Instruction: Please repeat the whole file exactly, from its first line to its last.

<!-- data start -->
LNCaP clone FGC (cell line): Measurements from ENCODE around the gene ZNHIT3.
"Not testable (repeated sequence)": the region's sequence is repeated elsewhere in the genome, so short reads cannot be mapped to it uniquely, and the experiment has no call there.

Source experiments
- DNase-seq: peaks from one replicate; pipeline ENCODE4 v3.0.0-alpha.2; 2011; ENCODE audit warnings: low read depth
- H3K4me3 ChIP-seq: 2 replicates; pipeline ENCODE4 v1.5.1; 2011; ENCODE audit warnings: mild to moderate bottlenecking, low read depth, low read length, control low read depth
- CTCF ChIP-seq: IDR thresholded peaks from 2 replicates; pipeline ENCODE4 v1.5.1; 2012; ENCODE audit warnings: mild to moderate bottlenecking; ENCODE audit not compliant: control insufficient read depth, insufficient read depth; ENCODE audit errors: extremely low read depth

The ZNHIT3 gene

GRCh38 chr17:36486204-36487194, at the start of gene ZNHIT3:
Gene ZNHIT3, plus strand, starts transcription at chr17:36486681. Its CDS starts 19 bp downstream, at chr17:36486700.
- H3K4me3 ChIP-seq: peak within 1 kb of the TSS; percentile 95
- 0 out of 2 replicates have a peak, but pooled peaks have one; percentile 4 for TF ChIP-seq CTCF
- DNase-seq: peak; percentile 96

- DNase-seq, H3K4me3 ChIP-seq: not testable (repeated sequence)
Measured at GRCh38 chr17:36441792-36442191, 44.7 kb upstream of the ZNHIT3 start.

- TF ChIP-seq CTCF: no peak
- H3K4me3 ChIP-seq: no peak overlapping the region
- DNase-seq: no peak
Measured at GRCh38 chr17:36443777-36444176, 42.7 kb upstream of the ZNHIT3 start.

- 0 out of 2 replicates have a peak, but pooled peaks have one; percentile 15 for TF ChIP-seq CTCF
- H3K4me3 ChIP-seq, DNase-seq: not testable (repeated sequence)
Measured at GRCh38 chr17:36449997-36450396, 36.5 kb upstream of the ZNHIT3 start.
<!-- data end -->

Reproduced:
LNCaP clone FGC (cell line): Measurements from ENCODE around the gene ZNHIT3.
"Not testable (repeated sequence)": the region's sequence is repeated elsewhere in the genome, so short reads cannot be mapped to it uniquely, and the experiment has no call there.

Source experiments
- DNase-seq: peaks from one replicate; pipeline ENCODE4 v3.0.0-alpha.2; 2011; ENCODE audit warnings: low read depth
- H3K4me3 ChIP-seq: 2 replicates; pipeline ENCODE4 v1.5.1; 2011; ENCODE audit warnings: mild to moderate bottlenecking, low read depth, low read length, control low read depth
- CTCF ChIP-seq: IDR thresholded peaks from 2 replicates; pipeline ENCODE4 v1.5.1; 2012; ENCODE audit warnings: mild to moderate bottlenecking; ENCODE audit not compliant: control insufficient read depth, insufficient read depth; ENCODE audit errors: extremely low read depth

The ZNHIT3 gene

GRCh38 chr17:36486204-36487194, at the start of gene ZNHIT3:
Gene ZNHIT3, plus strand, starts transcription at chr17:36486681. Its CDS starts 19 bp downstream, at chr17:36486700.
- H3K4me3 ChIP-seq: peak within 1 kb of the TSS; percentile 95
- 0 out of 2 replicates have a peak, but pooled peaks have one; percentile 4 for TF ChIP-seq CTCF
- DNase-seq: peak; percentile 96

- DNase-seq, H3K4me3 ChIP-seq: not testable (repeated sequence)
Measured at GRCh38 chr17:36441792-36442191, 44.7 kb upstream of the ZNHIT3 start.

- TF ChIP-seq CTCF: no peak
- H3K4me3 ChIP-seq: no peak overlapping the region
- DNase-seq: no peak
Measured at GRCh38 chr17:36443777-36444176, 42.7 kb upstream of the ZNHIT3 start.

- 0 out of 2 replicates have a peak, but pooled peaks have one; percentile 15 for TF ChIP-seq CTCF
- H3K4me3 ChIP-seq, DNase-seq: not testable (repeated sequence)
Measured at GRCh38 chr17:36449997-36450396, 36.5 kb upstream of the ZNHIT3 start.